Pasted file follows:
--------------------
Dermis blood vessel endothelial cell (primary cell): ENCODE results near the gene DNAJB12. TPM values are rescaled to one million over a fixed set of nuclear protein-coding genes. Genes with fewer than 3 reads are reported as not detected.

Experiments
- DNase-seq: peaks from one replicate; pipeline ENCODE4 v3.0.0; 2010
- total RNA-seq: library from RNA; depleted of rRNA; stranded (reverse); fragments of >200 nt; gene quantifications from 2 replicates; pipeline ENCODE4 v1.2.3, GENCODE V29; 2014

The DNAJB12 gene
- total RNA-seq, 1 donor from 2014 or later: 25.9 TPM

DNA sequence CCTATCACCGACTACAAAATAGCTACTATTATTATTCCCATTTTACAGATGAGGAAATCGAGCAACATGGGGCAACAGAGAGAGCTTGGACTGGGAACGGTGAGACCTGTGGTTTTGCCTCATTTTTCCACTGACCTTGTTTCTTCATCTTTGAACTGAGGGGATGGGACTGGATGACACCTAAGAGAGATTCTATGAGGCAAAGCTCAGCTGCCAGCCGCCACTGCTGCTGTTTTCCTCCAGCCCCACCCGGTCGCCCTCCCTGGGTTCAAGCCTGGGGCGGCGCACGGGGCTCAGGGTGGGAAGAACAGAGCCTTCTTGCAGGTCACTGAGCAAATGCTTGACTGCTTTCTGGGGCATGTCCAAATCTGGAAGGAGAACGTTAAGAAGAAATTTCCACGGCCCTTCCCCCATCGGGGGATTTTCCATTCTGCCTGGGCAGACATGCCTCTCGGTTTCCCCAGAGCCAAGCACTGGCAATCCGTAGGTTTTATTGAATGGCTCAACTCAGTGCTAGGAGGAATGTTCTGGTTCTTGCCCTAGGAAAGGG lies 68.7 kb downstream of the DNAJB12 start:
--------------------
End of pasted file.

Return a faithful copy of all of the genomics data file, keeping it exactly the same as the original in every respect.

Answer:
Dermis blood vessel endothelial cell (primary cell): ENCODE results near the gene DNAJB12. TPM values are rescaled to one million over a fixed set of nuclear protein-coding genes. Genes with fewer than 3 reads are reported as not detected.

Experiments
- DNase-seq: peaks from one replicate; pipeline ENCODE4 v3.0.0; 2010
- total RNA-seq: library from RNA; depleted of rRNA; stranded (reverse); fragments of >200 nt; gene quantifications from 2 replicates; pipeline ENCODE4 v1.2.3, GENCODE V29; 2014

The DNAJB12 gene
- total RNA-seq, 1 donor from 2014 or later: 25.9 TPM

DNA sequence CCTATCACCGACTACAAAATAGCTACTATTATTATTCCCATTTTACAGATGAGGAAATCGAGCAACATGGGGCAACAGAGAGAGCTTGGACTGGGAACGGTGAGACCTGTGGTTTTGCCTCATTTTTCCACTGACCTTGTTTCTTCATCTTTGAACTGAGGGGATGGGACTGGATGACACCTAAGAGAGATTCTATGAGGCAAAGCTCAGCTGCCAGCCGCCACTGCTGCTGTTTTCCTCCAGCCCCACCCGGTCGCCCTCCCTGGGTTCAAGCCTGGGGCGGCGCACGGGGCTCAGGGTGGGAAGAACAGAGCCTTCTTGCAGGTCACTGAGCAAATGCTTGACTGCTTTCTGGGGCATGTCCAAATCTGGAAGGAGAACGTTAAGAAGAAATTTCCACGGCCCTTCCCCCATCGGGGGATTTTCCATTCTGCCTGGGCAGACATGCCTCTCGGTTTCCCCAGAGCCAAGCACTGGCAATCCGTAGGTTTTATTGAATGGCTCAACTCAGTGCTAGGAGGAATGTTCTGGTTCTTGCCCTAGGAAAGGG lies 68.7 kb downstream of the DNAJB12 start: